Interestingly, the belfry of the cathedral was built around the minaret of the mosque. For us, this highlighted the manifold layers of history and culture that sheathe Córdoba, which one peels away like the layers of an onion. We ambled around the interior as guides spoke their well-rehearsed lines to groups of tourists, while some visitors stared bemusedly around them, finding it difficult to take it all in. Each pillar is different because it was sourced from Roman ruins and old churches; yet there is a tremendous sense of harmony. The most riveting is the bejewelled mihrab, or niche, that indicates the direction of Mecca.
Once outside, we ambled into the Jewish quarter with its meandering alleys and Arabic archways and patios – some have been converted into romantic wisteria-draped outdoor cafés or pizzerias with wood-fired ovens; another has become a Moorish bath. We ducked under one arch and emerged in what resembled a medieval souk. Around a large courtyard, buried in climbing ivy and red geraniums, there were little craft shops selling jewellery, leather and other goods. Farther away, a museum studded with matador costumes and sepia-tinted posters advertised bullfights of yore. Also in the old quarter was the Inquisition Museum, said to have the largest collection of torture instruments in Europe. We walked through its halls, amazed but appalled at the same time, at the ingenuity of man in the torture of
It was in the adjacent fortified palace of Alcazar, with its lush gorgeous gardens overlooking the tranquil Guadalquivir river that Christopher Columbus importuned Ferdinand and Isabella, the Catholic monarchs, to finance his voyage to India. Isabella refused, but as Columbus walked away, Ferdinand persuaded her to open her purse strings, which she did, ushering in the era of colonisation. But it was in the Royal Stables of Alcazar that we experienced some of our most memorable moments. This was where the Spanish or Andalusian thoroughbreds were reared from Arab stock at the behest of King Philip II, who was a lover of all things equestrian. Today, tourists can get a glimpse of purebred Spanish steeds being put through their paces, manes flying, muscles rippling under sleek, shiny coats as they move in superb unison with their handsome, costumed riders.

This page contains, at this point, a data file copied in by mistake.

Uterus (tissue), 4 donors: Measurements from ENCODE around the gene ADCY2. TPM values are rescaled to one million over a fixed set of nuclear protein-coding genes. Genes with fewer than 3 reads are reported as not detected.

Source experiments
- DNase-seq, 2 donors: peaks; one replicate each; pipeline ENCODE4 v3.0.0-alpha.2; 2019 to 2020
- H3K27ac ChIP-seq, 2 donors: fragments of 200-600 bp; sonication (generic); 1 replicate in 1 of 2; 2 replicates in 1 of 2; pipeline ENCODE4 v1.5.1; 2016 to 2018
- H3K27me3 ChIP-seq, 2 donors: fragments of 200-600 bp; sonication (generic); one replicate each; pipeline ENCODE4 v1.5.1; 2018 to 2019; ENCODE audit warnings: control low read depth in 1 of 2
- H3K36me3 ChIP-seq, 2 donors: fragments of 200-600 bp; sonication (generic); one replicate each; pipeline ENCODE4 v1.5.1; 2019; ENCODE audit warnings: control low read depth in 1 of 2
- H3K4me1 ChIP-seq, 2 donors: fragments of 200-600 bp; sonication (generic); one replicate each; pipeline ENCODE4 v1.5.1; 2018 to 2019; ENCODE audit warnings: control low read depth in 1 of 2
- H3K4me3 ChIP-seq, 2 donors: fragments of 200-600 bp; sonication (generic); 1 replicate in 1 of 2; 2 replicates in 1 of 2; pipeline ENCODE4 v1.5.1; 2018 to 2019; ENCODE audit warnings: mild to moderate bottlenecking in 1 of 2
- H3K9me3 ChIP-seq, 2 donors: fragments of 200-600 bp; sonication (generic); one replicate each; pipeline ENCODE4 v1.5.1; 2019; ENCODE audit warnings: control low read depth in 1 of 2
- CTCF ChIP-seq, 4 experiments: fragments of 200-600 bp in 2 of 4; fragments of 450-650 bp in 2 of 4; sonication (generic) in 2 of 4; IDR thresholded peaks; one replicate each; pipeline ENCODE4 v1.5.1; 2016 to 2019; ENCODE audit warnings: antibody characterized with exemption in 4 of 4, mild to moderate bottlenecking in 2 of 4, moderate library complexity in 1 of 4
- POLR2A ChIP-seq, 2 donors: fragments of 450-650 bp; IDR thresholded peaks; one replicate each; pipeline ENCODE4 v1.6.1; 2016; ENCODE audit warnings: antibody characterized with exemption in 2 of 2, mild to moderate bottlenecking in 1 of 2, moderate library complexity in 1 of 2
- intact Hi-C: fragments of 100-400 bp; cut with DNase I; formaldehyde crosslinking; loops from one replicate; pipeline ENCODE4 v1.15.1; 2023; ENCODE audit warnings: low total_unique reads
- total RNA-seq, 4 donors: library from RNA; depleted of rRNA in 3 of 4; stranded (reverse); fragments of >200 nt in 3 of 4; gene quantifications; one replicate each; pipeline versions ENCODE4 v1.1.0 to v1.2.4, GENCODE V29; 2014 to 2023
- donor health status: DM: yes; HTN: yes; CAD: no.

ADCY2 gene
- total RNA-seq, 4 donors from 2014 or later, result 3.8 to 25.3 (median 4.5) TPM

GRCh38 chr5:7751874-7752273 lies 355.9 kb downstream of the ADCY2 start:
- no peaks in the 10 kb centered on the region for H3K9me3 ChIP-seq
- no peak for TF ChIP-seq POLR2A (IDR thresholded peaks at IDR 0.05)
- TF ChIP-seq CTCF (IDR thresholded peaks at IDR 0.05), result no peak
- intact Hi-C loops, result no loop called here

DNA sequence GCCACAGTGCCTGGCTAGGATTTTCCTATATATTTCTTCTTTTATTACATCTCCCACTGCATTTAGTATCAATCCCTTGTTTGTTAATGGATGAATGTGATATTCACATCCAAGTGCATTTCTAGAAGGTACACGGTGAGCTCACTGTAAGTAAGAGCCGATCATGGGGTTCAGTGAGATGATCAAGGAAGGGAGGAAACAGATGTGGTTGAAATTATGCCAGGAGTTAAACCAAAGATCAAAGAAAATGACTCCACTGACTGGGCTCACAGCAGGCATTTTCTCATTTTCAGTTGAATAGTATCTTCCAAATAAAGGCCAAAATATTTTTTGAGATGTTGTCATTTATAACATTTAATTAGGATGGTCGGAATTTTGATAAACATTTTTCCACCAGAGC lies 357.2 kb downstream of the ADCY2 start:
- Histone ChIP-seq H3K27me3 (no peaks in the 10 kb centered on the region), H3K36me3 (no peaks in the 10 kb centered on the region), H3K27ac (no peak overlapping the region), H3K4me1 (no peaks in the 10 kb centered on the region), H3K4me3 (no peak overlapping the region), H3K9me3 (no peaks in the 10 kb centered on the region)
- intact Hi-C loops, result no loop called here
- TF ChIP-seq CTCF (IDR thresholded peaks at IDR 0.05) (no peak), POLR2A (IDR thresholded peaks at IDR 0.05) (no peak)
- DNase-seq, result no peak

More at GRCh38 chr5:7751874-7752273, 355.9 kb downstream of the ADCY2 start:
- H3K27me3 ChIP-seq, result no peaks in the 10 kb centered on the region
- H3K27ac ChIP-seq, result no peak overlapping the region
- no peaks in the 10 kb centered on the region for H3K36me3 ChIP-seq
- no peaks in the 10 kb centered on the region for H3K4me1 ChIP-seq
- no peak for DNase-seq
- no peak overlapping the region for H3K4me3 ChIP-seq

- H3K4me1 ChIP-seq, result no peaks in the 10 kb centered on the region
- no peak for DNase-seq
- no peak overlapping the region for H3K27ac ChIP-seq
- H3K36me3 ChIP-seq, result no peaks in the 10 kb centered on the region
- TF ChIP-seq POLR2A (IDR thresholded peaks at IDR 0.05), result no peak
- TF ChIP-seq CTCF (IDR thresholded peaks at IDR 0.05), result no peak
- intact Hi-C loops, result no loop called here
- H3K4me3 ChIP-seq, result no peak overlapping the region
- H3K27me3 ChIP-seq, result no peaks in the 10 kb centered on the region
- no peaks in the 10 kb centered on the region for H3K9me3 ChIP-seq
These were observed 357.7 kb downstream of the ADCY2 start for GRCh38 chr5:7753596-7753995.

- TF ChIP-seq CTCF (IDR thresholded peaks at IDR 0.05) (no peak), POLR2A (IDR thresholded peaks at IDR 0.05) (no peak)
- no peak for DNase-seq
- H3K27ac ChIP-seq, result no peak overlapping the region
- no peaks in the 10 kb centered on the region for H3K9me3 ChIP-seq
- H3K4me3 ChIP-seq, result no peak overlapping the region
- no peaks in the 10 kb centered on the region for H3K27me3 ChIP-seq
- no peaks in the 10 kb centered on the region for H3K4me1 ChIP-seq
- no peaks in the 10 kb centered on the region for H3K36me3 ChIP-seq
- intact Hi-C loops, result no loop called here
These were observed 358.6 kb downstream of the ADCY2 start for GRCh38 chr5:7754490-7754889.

As dusk mantled the Royal Stables, the statuesque Spanish horses and the ramrod-straight riders pranced out to stirring music, almost as though they were a single entity. As the light played evocatively on the horse, the rider and the dancers in an engaging moving cameo, we were enthralled; not a leaf stirred and one could only hear the collective breathing of a mesmerised audience that watched the arabesques created by the actors in this spectacle filled with sound, light and panache. The show came to its heart-stopping finale with a flamenco dancer, as the horse and rider performed as one, their sinuous movements complementing each other in a superb show of dance and horsemanship. As we left the Royal Stables, the sound of laughter and clinking of wine glasses wafted from the sidewalk cafés. The night was still young in Córdoba, which seemed to swagger and strut, determined to outdo its great rivals Seville and Granada.